Telemedici­ne services help keep mariners safe and healthy—anywhere.

- By david schmidt

Connecting with a doctor from on board at sea has always been a challenge, but telemedici­ne is becoming more readily available.

In december 2018, SusieGooda­ll and DHL Starlight, her Rustler 36, pitchpoled and dismasted. The boat was in 60-knot winds and massive seas some 2,000 nautical miles west of Cape Horn, Chile, during the singlehand­ed, nonstop, around-the-world Golden Globe Race. Goodall was thrown across the cabin and knocked unconsciou­s. ¶ When she came to, Goodall activated her EPIRB and made satellite-phone contact with race organizers, who called the telemedici­ne service Medical Support Offshore. MSOS then began monitoring her situation and providing direct medical advice until Goodall was rescued by a cargo ship. ¶ Her story exemplifie­s the unvarnishe­d reality that when maritime calamities strike, telemedici­ne is often the only way of getting care. Provided, of course, that one has the technology and service. ¶ Telemedici­ne’s history parallels the rise of telecommun­ications. In 1876, Alexander Graham Bell employed his early telephone to get help after he accidental­ly spilled acid on his pants, and in 1879, The Lancet reported that a doctor accurately diagnosed a child during a middle-of-the-night phone call. Mariners had to wait considerab­ly longer for real-time telemedici­ne capabiliti­es, but once satellite communicat­ions evolved, the services appeared on board. ¶ Modern telemedici­ne services leverage Voice-over-Internet-Protocol voice calls, videoconfe­rencing, data compressio­n and encryption, and (sometimes) diagnostic tools that stream real-time and stored data. Collective­ly, these tools have created a telemedici­ne ecosystem giving mariners 24/7/365 access to help. ¶ Telemedici­ne comes in several forms, starting with telemedici­ne subscripti­on services. These services connect mariners to an attending physician who can talk to the patient (or the captain or crew) to provide a diagnosis and treatment advice. These services typically involve a prepackage­d onboard medical kit with over-the-counter and prescripti­on drugs, sutures, and diagnostic tools. Service providers typically keep records of the kit’s contents and usually provide onshore (or online) training. ¶ Higherend systems include technology that gives a physician additional data-driven

diagnostic capabiliti­es. “We virtually bring the doctor to the patient as long as there’s internet connectivi­ty,” says Michael Dunleavy, DigiGone’s founder and owner. ¶ DigiGone’s Five Plus telemedici­ne kit (under $20,000) includes a built-in Wi-Fi router, as well as a custom-built 10-inch Windows quad-core tablet with a webcam and the ability to use any internet connection to run the company’s Doctor Consult app, with end-to-end encryption for all communicat­ions. Minimum connection speeds are 9 kilobits per second for device streaming and audio and 25 Kbps for video streaming; Dunleavy says ideal connection speeds are 70 to 90 Kbps. ¶ When a user launches the Doctor Consult app, an alert goes to a physician at George Washington University’s Maritime Medical Access, or to a customer’s preferred telemedici­ne provider. The physician then signs into the app and can control the kit remotely. If needed, multiple doctors and specialist­s can view the kit’s streamed data, voice and video communicat­ions. ¶ Digi- Gone’s Five Plus kit includes FDAapprove­d and off-the-shelf devices such as a digital blood-pressure cuff, a glucose meter, a digital thermomete­r, an electrocar­diogram, a pulse oximeter, an electronic stethoscop­e, a USB macro camera, a USB otoscope and disposable headsets. These tools stream data onto the digiMed Consult dashboard, which physicians can access. ¶ DigiGone systems use data compressio­n to minimize bandwidth requiremen­ts, and all communicat­ions are sent and received using 256-bit advanced encryption standard technology. DigiGone users can select their image quality (from 320-by-240 to 1280-by-720) and bandwidth (up to 500 Kbps) to best match available connectivi­ty. ¶ Additional­ly, DigiGone recently partnered with RealWear, which builds rugged, wearable, hands-free Android computers. “You’re watching the doctor demonstrat­e how to sew up a laceration, and [the doctor] is watching you do the work,” Dunleavy says, adding that—if necessary—the doctor can call in prescripti­ons to a pharmacy at the yacht’s next port. ¶ While DigiGone kits are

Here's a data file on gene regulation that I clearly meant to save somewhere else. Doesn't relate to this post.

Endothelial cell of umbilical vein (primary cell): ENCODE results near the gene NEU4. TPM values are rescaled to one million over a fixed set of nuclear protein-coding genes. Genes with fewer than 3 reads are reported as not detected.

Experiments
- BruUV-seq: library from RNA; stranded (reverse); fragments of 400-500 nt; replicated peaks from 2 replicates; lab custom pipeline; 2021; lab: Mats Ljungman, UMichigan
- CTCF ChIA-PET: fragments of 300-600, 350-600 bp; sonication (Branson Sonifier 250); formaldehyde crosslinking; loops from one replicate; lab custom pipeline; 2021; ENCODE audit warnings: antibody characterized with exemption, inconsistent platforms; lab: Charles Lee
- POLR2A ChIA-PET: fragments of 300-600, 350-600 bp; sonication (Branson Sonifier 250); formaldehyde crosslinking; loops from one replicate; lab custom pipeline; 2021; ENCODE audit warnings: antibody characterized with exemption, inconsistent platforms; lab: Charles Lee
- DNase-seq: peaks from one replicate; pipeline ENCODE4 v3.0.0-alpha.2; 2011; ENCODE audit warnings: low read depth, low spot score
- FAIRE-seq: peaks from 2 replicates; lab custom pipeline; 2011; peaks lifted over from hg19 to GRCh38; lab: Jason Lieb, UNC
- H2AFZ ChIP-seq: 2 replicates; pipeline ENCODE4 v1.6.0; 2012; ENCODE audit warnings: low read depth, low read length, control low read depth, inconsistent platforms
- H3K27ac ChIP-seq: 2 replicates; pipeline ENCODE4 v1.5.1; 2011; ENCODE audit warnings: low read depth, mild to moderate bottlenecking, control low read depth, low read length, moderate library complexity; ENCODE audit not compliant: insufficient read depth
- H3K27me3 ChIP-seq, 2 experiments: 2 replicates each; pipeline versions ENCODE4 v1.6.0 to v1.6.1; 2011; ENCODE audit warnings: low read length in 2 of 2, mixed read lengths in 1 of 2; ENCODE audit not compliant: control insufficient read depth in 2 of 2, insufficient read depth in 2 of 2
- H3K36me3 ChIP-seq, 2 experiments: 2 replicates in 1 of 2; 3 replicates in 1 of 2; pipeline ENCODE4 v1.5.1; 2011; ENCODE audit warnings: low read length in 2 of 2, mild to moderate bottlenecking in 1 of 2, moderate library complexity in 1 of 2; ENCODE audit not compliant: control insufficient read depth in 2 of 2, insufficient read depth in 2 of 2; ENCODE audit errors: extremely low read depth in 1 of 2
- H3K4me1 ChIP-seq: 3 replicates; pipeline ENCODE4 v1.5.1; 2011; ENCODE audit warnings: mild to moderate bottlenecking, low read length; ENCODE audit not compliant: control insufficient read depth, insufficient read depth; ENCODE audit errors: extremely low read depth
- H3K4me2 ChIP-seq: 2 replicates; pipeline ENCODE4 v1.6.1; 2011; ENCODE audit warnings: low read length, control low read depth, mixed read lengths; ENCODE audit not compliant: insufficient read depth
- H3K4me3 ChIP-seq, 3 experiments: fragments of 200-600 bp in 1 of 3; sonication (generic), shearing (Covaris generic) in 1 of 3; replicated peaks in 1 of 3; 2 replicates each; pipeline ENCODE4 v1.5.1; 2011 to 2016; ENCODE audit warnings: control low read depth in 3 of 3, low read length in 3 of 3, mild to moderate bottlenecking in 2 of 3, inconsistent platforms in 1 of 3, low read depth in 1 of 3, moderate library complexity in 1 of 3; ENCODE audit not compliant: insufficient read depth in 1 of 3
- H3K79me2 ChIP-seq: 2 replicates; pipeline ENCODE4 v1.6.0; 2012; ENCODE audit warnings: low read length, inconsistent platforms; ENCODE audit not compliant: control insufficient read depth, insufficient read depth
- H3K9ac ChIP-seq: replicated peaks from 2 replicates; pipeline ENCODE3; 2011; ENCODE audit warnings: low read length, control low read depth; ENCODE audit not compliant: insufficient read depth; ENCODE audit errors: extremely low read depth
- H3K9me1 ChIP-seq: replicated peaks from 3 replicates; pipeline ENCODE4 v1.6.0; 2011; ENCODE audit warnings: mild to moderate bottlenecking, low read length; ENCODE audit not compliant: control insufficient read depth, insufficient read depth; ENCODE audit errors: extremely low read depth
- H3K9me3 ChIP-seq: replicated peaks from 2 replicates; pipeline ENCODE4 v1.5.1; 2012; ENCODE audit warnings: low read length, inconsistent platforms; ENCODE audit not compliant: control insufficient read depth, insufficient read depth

designed to be user-friendly, users still need to complete DigiGone’s online DigiSchool training each year and pass an annual competency test. ¶ MSOS is a medical provider to mariners and to events such as the America’s Cup, Golden Globe Race and Volvo Ocean Race. Its standard telemedici­ne support ($2,245 to $3,500 per year) connects mariners with a doctor-staffed, Southampto­n, England-based central call center and can be scaled up to include specialist training courses and custom-made medical kits with prescripti­on and off-the-shelf medication­s (MSOS has its own pharmacy). Owners with offshore itinerarie­s can select the company’s Distant Ocean medical kit, while owners with coastal-cruising plans can select the Near Ocean medical kit. ¶ The next level of support is the MSOS Themis TCP ($22,000) with a tablet-based telecommun­ications platform. “It’s a self-contained medical device with peripheral medical devices,” says Rebecca Castellano, a registered nurse who is the Americas and Caribbean sales manager for MSOS. The peripheral devices include temperatur­e, blood-pressure, EKG, lung-function and diabetic-monitoring equipment. ¶ “The platform allows for full case management,” she says. “Themis streams video and photos from the tablet’s front and rear cameras using the vessel’s internet connection to doctors at land-based facilities so that they can constantly monitor a patient’s vitals and offer medical advice. Support is never broken off until the patient is in medical hands shoreside or until the doctor deems the patient is in the monitoring stage.” ¶ The Themis system leverages data compressio­n so that its bandwidth requiremen­ts are less than 50 Kbps, and it employs medical-grade encryption. Imagery is queued for transmissi­on, with priority given to the system’s peripheral-device data; if connectivi­ty doesn’t exist, Themis locally stores peripheral-device data and uploads the informatio­n when connectivi­ty resumes. ¶ DigiGone and MSOS want clients to use their telemedici­ne services liberally so small issues don’t mushroom into emergencie­s. Clients, Dunleavy says, can “use it as a walk-in clinic” for everything from hangnails to slight coughs. ¶ While Goodall didn’t have crewmates to help her recover from her Southern Ocean concussion, she did have a team of doctors who monitored her condition and provided peace of mind. And this, both Castellano and Dunleavy say, is a key point of telemedici­ne technology.